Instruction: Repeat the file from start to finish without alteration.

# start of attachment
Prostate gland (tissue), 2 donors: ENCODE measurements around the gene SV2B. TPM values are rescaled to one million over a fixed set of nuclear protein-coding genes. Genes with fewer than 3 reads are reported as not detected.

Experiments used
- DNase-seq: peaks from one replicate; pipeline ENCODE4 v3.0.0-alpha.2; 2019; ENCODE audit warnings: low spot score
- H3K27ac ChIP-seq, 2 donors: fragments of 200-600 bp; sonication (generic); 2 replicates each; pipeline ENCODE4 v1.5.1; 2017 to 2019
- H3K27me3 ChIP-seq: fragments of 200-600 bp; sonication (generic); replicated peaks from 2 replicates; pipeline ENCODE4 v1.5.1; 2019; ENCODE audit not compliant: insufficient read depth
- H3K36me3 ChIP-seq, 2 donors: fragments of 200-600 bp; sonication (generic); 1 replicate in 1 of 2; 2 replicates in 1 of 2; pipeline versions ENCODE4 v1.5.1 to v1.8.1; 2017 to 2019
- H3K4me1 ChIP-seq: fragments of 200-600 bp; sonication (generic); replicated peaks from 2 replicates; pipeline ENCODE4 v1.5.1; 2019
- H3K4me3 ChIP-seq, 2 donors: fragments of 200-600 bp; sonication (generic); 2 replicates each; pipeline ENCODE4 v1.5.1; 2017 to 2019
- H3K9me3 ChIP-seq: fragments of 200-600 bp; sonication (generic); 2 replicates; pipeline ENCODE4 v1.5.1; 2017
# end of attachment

Prostate gland (tissue), 2 donors: ENCODE measurements around the gene SV2B. TPM values are rescaled to one million over a fixed set of nuclear protein-coding genes. Genes with fewer than 3 reads are reported as not detected.

Experiments used
- DNase-seq: peaks from one replicate; pipeline ENCODE4 v3.0.0-alpha.2; 2019; ENCODE audit warnings: low spot score
- H3K27ac ChIP-seq, 2 donors: fragments of 200-600 bp; sonication (generic); 2 replicates each; pipeline ENCODE4 v1.5.1; 2017 to 2019
- H3K27me3 ChIP-seq: fragments of 200-600 bp; sonication (generic); replicated peaks from 2 replicates; pipeline ENCODE4 v1.5.1; 2019; ENCODE audit not compliant: insufficient read depth
- H3K36me3 ChIP-seq, 2 donors: fragments of 200-600 bp; sonication (generic); 1 replicate in 1 of 2; 2 replicates in 1 of 2; pipeline versions ENCODE4 v1.5.1 to v1.8.1; 2017 to 2019
- H3K4me1 ChIP-seq: fragments of 200-600 bp; sonication (generic); replicated peaks from 2 replicates; pipeline ENCODE4 v1.5.1; 2019
- H3K4me3 ChIP-seq, 2 donors: fragments of 200-600 bp; sonication (generic); 2 replicates each; pipeline ENCODE4 v1.5.1; 2017 to 2019
- H3K9me3 ChIP-seq: fragments of 200-600 bp; sonication (generic); 2 replicates; pipeline ENCODE4 v1.5.1; 2017